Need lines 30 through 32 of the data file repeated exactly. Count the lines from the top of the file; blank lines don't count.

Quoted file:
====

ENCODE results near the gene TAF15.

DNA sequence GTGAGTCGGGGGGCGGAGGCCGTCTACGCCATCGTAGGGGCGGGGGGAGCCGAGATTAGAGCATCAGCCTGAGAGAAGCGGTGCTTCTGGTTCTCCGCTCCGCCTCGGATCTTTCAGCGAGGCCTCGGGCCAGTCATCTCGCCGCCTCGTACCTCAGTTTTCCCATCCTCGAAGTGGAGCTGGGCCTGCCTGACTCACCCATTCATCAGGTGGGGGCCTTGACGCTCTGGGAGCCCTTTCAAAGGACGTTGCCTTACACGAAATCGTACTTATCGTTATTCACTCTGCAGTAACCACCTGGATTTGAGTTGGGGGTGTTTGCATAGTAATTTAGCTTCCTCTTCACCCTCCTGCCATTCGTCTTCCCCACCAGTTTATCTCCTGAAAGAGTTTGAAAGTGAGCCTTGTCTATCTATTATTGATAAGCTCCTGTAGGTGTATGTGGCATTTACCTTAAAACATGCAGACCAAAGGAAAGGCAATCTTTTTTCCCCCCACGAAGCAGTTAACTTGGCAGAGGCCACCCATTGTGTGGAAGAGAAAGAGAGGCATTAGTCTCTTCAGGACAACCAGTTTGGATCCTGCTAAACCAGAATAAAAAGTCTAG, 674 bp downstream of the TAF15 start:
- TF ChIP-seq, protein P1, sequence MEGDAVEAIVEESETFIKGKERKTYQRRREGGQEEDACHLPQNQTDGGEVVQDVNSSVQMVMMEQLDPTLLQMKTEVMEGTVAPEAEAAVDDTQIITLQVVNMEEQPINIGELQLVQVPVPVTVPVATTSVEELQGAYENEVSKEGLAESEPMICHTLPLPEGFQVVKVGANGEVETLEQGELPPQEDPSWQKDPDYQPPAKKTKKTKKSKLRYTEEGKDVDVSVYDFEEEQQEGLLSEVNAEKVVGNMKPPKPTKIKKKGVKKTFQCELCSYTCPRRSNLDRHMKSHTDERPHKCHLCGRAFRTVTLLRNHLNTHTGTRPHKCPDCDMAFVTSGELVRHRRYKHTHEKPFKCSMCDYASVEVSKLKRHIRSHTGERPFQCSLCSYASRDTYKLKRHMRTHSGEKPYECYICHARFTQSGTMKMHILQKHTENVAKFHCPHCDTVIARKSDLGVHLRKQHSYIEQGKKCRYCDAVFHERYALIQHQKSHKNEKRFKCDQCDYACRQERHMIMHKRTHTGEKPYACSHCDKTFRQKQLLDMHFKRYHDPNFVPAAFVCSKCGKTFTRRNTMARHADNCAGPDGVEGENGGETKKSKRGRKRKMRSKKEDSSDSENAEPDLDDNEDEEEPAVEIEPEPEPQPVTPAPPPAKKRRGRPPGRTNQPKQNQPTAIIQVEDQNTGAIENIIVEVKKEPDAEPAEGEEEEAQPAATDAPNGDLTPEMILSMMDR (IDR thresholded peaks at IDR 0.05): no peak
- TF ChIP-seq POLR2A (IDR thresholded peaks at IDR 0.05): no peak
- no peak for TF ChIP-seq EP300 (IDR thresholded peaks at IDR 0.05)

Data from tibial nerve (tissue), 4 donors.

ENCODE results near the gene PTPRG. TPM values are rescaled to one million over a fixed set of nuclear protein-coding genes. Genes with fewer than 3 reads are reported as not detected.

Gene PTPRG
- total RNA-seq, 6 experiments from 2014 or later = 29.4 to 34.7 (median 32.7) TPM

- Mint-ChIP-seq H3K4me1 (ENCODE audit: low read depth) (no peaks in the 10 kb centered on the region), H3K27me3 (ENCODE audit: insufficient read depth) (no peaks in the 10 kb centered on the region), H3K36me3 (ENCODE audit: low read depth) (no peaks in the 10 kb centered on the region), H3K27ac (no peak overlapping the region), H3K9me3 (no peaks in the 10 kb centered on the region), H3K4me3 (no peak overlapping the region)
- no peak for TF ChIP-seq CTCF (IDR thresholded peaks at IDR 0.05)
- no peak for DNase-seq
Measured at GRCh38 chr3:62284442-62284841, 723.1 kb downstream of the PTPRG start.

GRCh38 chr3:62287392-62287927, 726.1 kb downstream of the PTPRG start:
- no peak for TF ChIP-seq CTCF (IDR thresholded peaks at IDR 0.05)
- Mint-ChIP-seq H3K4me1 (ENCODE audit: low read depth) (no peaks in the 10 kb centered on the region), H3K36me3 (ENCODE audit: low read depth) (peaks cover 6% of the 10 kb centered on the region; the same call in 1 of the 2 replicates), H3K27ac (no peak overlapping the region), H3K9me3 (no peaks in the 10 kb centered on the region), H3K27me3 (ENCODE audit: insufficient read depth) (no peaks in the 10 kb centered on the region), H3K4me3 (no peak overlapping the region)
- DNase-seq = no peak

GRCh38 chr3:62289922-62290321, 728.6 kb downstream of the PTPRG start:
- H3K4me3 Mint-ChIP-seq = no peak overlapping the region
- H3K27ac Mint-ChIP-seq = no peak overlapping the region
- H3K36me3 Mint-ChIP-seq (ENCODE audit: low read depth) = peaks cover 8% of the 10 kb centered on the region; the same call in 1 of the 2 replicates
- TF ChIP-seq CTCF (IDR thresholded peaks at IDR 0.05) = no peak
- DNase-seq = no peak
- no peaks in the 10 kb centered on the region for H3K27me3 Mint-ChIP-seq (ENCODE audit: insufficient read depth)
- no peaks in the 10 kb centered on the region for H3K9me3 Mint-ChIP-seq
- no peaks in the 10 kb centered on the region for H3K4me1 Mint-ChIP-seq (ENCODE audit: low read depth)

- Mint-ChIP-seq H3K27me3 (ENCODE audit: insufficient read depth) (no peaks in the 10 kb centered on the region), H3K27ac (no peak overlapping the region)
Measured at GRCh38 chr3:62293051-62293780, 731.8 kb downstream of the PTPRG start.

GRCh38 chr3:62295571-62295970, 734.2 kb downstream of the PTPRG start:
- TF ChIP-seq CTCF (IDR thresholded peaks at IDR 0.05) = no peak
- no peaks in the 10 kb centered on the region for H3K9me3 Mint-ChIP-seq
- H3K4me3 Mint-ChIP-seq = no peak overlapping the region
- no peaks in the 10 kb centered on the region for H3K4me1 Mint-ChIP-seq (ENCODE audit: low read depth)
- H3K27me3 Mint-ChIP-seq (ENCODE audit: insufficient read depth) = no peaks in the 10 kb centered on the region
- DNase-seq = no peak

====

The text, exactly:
- TF ChIP-seq CTCF (IDR thresholded peaks at IDR 0.05) = no peak
- no peaks in the 10 kb centered on the region for H3K9me3 Mint-ChIP-seq
- H3K4me3 Mint-ChIP-seq = no peak overlapping the region